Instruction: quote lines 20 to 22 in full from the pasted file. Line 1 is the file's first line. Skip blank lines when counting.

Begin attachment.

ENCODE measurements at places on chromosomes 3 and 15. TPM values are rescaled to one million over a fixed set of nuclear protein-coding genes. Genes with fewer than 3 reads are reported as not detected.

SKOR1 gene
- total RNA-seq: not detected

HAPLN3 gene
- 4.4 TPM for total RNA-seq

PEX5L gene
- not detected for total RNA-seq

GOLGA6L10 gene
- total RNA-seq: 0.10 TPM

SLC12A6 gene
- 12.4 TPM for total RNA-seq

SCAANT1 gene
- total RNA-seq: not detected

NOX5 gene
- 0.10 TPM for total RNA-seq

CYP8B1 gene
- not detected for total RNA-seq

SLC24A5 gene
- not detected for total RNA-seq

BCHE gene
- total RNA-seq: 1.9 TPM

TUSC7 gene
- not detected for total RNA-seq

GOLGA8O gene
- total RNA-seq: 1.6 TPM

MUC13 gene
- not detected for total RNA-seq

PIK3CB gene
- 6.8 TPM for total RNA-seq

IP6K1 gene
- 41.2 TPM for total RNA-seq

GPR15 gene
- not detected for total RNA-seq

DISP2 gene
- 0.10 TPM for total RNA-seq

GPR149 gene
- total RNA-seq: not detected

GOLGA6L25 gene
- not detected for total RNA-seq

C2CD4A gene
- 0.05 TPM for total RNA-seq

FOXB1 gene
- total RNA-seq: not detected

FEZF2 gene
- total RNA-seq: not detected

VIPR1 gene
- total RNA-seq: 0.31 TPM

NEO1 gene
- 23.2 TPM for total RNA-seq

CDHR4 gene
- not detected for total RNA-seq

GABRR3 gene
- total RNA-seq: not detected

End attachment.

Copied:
BCHE gene
- total RNA-seq: 1.9 TPM

TUSC7 gene